EPA Transparency in Science Rule: Open Letter to the Public

EPA’s well intended—but poorly  designed—rule for transparency in science will not provide the relief so claimed and will thwart real reform because it fails to capitalize on existing statutes which address an identical problem.

I am with the Center for Regulatory Effectiveness and I am highlighting an issue seldom addressed in the comments submitted to EPA as of this date notwithstanding EPA requesting that the  issue be addressed, namely:

EPA solicits comment on this proposal and how it can best be promulgated and implemented in light of existing law and prior Federal policies that already require increasing public access to data and influential scientific information used to inform federal regulation.

Is stare decisis on a path to extinction?

For decades the academy of administrative law has written extensively on judicial precedent. Students are indoctrinated with the principle of Stare decisis, a Latin term which means “to stand by that which is decided”.

The emphasis on judicial precedent has a strong economic argument in support of its preservation independent of its merits because mastering the details of court rulings should yield a competitive advantage in litigation as a result of its questionable domination of law school curricula.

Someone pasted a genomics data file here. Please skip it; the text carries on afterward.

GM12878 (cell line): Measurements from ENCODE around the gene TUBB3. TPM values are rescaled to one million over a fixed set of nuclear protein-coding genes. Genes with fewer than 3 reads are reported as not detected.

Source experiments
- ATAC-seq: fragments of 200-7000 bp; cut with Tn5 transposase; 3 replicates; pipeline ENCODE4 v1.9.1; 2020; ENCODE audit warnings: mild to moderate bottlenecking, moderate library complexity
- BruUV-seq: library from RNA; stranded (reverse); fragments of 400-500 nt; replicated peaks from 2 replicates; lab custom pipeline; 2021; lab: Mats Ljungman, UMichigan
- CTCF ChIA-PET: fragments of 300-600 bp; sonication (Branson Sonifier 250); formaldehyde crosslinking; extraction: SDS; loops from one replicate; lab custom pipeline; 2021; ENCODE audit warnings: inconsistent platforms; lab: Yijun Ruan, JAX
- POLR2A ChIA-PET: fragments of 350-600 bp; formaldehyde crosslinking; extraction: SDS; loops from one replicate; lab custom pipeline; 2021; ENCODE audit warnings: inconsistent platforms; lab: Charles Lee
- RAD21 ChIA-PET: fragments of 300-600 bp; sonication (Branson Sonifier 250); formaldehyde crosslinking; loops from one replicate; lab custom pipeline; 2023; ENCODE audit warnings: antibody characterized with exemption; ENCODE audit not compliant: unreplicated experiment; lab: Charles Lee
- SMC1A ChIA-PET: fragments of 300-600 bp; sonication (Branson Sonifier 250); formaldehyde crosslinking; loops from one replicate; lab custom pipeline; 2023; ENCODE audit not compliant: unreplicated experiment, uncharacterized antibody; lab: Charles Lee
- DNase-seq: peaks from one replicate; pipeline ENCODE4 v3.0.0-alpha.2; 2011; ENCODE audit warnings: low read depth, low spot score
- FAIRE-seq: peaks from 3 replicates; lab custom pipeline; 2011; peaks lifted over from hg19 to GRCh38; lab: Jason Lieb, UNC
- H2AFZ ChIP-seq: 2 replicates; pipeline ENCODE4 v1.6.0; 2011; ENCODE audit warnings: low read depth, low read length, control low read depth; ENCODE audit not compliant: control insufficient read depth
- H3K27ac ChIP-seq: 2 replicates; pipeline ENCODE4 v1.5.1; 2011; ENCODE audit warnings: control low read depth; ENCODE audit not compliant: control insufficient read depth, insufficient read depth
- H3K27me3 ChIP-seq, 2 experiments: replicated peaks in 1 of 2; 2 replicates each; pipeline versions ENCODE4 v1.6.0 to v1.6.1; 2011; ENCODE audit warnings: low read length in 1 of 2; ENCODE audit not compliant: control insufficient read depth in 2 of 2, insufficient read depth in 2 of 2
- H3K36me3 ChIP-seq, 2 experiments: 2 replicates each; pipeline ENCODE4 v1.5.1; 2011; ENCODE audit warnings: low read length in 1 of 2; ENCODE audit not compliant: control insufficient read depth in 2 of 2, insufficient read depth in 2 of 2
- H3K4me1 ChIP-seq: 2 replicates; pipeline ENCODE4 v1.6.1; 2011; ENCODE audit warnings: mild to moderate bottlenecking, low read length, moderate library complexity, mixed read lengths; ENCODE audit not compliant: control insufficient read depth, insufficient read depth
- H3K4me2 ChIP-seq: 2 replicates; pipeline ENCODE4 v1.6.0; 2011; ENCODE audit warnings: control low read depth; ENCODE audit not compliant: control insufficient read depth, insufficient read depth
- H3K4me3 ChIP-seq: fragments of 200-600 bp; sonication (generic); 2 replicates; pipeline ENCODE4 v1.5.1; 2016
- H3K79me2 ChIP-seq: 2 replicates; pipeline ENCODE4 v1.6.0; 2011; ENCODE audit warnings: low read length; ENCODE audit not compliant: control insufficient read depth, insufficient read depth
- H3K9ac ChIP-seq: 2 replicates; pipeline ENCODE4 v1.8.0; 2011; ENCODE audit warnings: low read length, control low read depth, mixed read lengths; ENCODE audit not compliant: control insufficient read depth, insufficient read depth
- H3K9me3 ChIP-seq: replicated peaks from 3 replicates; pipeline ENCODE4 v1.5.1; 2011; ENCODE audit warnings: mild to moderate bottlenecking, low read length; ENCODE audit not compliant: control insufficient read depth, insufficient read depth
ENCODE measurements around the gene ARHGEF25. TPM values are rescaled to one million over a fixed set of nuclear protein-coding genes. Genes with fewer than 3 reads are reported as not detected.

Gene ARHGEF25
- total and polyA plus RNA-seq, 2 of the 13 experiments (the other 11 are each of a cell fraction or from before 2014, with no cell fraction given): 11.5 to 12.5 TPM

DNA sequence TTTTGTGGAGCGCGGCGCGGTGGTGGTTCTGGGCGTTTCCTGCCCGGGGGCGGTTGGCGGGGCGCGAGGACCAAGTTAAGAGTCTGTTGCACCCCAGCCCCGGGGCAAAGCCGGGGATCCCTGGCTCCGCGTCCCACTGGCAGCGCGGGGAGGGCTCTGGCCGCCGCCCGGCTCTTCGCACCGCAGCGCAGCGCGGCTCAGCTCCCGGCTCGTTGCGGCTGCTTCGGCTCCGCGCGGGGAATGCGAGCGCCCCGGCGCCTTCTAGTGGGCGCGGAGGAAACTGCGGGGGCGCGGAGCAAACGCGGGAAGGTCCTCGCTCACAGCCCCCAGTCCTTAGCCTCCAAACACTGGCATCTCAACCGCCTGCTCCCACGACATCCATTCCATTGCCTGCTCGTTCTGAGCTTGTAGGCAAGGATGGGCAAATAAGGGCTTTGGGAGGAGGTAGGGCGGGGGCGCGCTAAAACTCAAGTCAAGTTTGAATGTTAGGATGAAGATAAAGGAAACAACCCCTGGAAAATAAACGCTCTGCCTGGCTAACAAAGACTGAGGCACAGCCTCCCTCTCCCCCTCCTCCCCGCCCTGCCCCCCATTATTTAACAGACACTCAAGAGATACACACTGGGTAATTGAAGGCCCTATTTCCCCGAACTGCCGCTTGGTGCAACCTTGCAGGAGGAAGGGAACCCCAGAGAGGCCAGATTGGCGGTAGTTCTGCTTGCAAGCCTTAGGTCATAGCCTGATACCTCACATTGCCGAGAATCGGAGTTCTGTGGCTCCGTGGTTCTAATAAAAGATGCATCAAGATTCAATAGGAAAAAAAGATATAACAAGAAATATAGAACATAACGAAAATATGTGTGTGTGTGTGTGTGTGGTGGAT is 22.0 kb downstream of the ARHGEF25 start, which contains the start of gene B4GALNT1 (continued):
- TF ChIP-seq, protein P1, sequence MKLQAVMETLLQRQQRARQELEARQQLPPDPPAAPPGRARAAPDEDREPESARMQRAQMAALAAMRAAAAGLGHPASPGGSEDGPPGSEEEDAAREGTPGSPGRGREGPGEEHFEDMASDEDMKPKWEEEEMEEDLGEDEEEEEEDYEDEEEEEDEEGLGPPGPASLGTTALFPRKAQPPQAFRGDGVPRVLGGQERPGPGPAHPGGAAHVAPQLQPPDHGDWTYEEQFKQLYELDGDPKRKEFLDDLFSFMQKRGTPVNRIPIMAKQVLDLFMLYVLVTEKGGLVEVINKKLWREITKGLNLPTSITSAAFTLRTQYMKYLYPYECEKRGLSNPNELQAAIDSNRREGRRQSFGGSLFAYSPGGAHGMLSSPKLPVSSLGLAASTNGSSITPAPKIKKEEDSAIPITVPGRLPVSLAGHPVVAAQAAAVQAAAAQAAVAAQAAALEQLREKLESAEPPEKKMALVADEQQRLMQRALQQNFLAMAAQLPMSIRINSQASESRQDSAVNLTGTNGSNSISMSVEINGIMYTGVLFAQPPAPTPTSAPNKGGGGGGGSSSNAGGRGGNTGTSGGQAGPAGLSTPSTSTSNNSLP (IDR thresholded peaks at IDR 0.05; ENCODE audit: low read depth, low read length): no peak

However with each passing day the emphasis on the widespread acceptance of judicial precedent may be misplaced however meritorious.  Consider for example a post of Professor Richard Pierce on a recent ruling of the Supreme Court; he concludes:

PPBS: The Torch That Lead To Centralized Regulatory Review

PPBS, Planning, Programming and Budget System, introduced by Secretary of Defense Robert McNamara, has a number of offspring.

It immediately shifted power from budget analysts to quantitative analysts. PPBS shops were prominent in the Department of Defense and eventually the concept was expanded to the civilian agencies.

As is the case with numerous government reform measures it disappeared; however some of its offspring remain in place. One of the most notable is centralized regulatory review. Centralized regulatory review is a descendant of the requirement that benefit-cost analyses be applied to regulations. See this article for the history.

A Very Memorable Quotation

Justice Breyer:

OIRA is “the lineal descendant of efforts by Presidents Nixon, Ford, and Carter to achieve greater coordination within the huge Executive Branch.”